Tuesday, May 06, 2008
Banned Books and Testicular Fortitude
Who, indeed, determines what you can read? Sisters of Islam were revving up their campaign against book banning at KLAB on Saturday with sandwich board ladies, t-shirts for sale, and snazzy paper bags to take them away in (below). And the postcards of course.
I am very happy to see SIS so actively involved. Most of the books which have been banned in Malaysia are about Islam, so it is necessary that an Islamic organisation can find the right counter-arguments.
The forum on Saturday afternoon brought together (from left, below) Astora Jabat (deputy editor of Al-Islam and columnist for Utusan Malaysia), V. Gayathry (Centre for Independent Journalism) and Norhayati Kaprawi (Sisters In Islam).
No-one from the Home Ministry (KDN) came. We aren't surprised.
Gayathry described a meeting that CIJ had had with the Ministry as ultimately depressing since there seems no will to change the way things are done. Most of the decisions about the books we can or cannot read are made by much less educated civil servants who may not even understand the books they are banning.
Most of the religious books that are banned are banned on the say so of JAKIM (Jabatan Kemajuan Islam Malaysia - The Department of Islamic Development Malaysia) and often because a single individual has complained about them. Some think that people who are not Muslim have no right writing books about Islam, hence the ban on some of the seemingly innocuous titles about Islam and books that have, up to now, been freely available here, sometimes for decades.
Astora gave a historical overview of book banning in the Islamic world. It hadn't occured to me that the Malay translation of the word "banned", "haram", carries the full weight of religious disapproval because it is the same word used for prohibition in Malay translations of the Qu'ran, and this of course discourages protest of book banning from Malaysia's Moslems.
Astora also talked about free access to books that are banned via the internet, though I have no idea of the website(s) he was referring to and would be grateful if anyone can let us know.
There were some questions and comments from the audience. One woman told an unbelievable tale about trying to buy one of Karen Armstrong's still unbanned titles - the bookshop had it in stock but was afraid to sell it because they said they had "been strongly discouraged" (by whom? presumably KDN officers?) from selling it and other of Armstrong's books.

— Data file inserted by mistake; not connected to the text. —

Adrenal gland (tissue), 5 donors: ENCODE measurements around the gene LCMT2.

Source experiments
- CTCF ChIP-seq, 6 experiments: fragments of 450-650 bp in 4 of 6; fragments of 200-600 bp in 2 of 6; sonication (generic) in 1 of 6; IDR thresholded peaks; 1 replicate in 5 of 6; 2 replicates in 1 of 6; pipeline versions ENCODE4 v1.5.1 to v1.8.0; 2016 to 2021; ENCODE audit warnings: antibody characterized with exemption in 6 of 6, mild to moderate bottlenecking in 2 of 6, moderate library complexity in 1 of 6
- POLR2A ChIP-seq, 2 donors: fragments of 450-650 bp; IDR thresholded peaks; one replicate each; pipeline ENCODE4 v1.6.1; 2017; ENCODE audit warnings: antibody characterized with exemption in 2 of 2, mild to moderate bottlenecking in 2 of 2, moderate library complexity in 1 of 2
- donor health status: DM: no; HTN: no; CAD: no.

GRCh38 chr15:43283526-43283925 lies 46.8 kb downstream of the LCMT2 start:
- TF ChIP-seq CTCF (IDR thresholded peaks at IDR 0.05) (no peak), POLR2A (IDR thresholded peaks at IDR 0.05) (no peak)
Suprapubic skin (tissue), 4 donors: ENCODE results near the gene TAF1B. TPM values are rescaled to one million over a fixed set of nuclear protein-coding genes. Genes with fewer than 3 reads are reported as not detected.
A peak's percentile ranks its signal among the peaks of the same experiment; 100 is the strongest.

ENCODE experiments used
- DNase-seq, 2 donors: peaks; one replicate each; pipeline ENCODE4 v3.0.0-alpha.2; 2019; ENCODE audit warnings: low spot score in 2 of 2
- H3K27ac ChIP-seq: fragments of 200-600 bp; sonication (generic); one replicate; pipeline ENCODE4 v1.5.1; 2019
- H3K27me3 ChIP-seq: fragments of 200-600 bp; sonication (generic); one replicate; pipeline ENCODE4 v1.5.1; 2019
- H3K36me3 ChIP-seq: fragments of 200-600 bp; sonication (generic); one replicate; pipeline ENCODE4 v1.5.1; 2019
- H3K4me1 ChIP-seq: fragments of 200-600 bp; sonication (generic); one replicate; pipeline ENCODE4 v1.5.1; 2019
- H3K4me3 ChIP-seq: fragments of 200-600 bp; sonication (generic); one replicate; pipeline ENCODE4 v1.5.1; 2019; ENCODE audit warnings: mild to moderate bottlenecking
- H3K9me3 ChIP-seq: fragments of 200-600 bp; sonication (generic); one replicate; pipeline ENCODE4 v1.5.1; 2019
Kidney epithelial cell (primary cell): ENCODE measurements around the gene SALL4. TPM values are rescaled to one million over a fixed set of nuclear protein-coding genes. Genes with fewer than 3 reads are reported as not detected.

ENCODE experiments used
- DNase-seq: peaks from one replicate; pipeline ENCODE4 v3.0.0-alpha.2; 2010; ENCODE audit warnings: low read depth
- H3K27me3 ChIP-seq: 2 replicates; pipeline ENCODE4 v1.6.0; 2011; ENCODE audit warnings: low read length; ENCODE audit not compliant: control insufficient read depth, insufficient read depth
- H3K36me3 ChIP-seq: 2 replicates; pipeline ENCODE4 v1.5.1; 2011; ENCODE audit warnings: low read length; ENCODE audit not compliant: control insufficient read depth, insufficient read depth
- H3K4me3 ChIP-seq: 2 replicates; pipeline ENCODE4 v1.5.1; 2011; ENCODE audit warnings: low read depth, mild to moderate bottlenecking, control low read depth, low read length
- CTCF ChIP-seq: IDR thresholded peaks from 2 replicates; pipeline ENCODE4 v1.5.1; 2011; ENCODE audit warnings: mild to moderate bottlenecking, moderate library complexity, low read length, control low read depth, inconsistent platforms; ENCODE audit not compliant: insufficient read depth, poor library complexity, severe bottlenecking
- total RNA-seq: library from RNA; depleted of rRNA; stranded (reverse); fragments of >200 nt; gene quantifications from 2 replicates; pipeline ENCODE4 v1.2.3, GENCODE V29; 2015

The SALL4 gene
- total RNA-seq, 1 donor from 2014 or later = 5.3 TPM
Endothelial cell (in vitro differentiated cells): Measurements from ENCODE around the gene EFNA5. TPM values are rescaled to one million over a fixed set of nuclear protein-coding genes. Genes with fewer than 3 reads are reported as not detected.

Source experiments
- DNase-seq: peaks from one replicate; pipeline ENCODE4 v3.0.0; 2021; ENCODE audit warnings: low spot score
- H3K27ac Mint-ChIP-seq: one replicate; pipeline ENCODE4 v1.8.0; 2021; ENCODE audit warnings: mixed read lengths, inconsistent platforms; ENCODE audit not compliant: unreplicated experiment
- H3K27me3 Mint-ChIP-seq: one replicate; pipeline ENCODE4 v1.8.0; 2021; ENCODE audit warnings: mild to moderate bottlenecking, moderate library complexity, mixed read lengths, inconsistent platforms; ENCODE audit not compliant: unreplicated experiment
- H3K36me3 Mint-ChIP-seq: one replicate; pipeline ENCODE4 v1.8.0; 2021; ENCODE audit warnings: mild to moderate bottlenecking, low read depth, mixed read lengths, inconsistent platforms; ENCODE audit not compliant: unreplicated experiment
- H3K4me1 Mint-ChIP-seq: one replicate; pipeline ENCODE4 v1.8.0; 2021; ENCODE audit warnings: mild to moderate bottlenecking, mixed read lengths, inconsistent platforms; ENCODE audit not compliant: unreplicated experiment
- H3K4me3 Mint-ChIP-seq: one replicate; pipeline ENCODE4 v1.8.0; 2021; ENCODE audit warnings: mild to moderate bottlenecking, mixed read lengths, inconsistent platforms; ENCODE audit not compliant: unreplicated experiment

I was going to talk about the restricted books but since Raman was sitting right behind me, and since he is the one who had alerted the world to the issue, it was better that he spoke. He talked of arbitary bannings of Khalil Gibran and Rushdie's books.
Raman asks (rhetorically), does the new Minister, Syed Hamid Syed Albar, know what's going on, or actually have the will to change anything? Above all does he have (Raman's favourite phrase) the necessary "testicular fortitude" to put things right?
Perhaps there is some hope ... wasn't he the person who invited Karen Armstrong to speak in Malaysia though several of her books were banned?
KDN officers often just take matters into their own hands, prime examples being the restricted books issue, the seizure of bibles, and the seizure of Christian children's books. In each case, it appears that KDN officers acted unilaterally, and only after there was an outcry did the Ministry slap wrists and put things right. Each of these instances has made Malaysia look pretty silly from overseas.
Something else that was discussed - authors often not knowing that their books were banned and therefore running out of time to mount an appeal. I gave the instance of Amina Wudud (see comments here) who thought I was spreading baseless rumours about her book being banned.
(Amina (if at all you revisit my blog) it is more helpful to stand with us and fight bannings than to turn round and bite the blogger who broke the bad news, hoping you - and others whose books were banned would actually help us to fight.)
All in all it was a good meeting and the first real coming together of concerned parties from different organisations. I hope that it is the beginning of something much bigger. I hope too that everyone who is concerned about books being banned will protest not just the ban on the books which represent their own religious or social views but all banned books. On principle.
DAP MP Theresa Kok has, as far as I know, has been the only politician to ask a question in parliament about banned books, but she was asking only about Christian books. (And she got no answer, of course.)
(It appears it isn't just books that are banned ... apparently Patrick Saw had some of his t-shirts with irreverent messages on them seized from his stall in central market by KDN officers!)